Metrication matters - Number 43 - 2006-12-10
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1 Feedback - notes and comments from readers
3 Oddities - measurements from around the world
4 Tips - pointers and methods to make your measurements easier.
5 Signs of the times
7 Q&A - readers' questions and answers
8 Rule of thumb
10 Hidden metric
You may recall that I challenged Metrication matters readers to come up with metric sayings. I wrote.
The original quotation, 'Give them an inch and they'll take an ell' has yet to be replaced with a metric equivalent in English. Any suggestions?
Bill Hooper, from Florida, responded by saying:
It is difficult to get something simple that uses just short unit names (one syllable if possible) because most metric units are multi-syllabic. Even if you start with one unit that is one-syllable (gram is the only one that comes to mind), you usually have to use a multi-syllable unit for the other unit that compares with it. The only metric version I could come up with uses an acceptable but not strictly SI unit. It is:
'Give them a gram and they'll take a tonne'.
I responded to Bill by suggesting
On the subject of single syllable words, did you considered things like:
A millimetre miss is a kilometre miss.
And Bill Hooper replied:
No, I didn't consider that, mainly because I was thinking of alternates for 'Give them an inch and they'll take a mile', not for 'A miss is as good as a mile'.
But I like your version for the later expression. It does not seem to be awkward to say in spite of the multi-syllabic unit names; of course, the alliteration or rhyming makes up for that.
Maybe the former phrase could be altered to:
'Give them a millimetre and they'll take a kilometre'.
I'm afraid this seems awkward to me because of the longer unit names, but maybe it would 'work'.
I have seen the idea of using 'only powers of 1000' in many places where it is often referred to as the 'Rule of 1000'.
I suspect that this is not so much a rule of 1000 as it is a convenient way to completely rid a particular activity of all fractions both vulgar fractions and decimal fractions.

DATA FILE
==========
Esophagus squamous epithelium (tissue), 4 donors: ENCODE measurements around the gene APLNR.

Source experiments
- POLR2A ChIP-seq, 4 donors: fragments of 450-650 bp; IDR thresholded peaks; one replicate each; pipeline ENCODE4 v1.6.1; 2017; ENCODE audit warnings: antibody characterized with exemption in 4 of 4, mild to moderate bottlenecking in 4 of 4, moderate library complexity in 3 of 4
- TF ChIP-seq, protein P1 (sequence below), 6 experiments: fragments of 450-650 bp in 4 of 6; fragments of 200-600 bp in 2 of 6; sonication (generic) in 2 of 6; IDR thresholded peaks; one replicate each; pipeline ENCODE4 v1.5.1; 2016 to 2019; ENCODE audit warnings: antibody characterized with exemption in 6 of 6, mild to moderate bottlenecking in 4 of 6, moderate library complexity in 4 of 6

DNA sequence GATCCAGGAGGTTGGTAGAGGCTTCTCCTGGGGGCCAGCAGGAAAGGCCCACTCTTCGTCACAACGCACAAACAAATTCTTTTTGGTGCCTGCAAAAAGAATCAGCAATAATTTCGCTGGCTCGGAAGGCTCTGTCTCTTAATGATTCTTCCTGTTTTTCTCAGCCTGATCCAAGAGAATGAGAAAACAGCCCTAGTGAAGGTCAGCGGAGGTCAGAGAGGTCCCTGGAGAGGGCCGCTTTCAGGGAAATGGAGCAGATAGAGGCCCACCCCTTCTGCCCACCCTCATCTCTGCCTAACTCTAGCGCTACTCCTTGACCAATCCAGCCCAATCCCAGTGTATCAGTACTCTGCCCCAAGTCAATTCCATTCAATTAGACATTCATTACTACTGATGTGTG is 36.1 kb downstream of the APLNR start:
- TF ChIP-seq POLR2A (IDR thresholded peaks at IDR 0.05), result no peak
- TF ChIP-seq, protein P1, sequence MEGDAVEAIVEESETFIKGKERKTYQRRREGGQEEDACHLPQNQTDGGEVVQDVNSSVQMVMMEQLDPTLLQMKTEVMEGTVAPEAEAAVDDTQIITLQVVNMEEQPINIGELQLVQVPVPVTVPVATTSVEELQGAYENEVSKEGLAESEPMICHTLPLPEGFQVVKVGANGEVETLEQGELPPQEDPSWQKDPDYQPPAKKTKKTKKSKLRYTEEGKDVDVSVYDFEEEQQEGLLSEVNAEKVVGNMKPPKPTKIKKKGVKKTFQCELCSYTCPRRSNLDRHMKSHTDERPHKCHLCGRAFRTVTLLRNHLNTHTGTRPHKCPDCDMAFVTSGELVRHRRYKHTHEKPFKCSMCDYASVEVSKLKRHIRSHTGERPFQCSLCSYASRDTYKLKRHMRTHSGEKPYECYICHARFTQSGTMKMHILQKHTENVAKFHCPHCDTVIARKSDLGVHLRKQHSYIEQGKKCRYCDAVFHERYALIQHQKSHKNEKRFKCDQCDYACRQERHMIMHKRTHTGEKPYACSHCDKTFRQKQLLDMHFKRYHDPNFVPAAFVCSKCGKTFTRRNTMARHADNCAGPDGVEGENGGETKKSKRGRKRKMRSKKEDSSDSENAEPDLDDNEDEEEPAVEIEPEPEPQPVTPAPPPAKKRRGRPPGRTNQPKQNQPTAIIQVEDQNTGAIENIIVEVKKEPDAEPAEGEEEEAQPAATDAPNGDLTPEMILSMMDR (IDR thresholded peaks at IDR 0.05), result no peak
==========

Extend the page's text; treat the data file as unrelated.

As an example, suppose that you are a soft drink bottler and you decide to buy your ingredients in cubic metres (kilolitres) and litres and to sell them in millilitres. You then write your company policy like this:
The Pleasure Pops drink company will use millilitres, litres and kilolitres for measuring volume or capacity — centilitres, decilitres, decalitres, and hectolitres will not be used.
From then on, there would be no further need for the use of any fractions. Granted there would be turmoil and discussion when someone suggested a container that was 1250 millilitres. Some would say that this goes against the 'Rule of 1000' in that it has a number larger than 1000. Some would then want to call this 125 centilitres to remove the trailing 0 and to bring it back inside the 'Rule of 1000' limit. Others would want to call it 'one and a quarter' litres so they could show off their knowledge of fractions.
However, if the policy (written above) was formulated and encouraged, there would always be definite policy advice that would invariably produce the simplest possible practice — always in whole numbers with never any need for fractions.
By the way, for those who have not seen it, the article 'centimetres or millimetres — which will you choose' is available as a pdf file at http://www.metricationmatters.com/articles/ and it is near the top. Although it is a long article, you can get the sense of it by only reading the introduction (2 pages) and the conclusion (3 pages).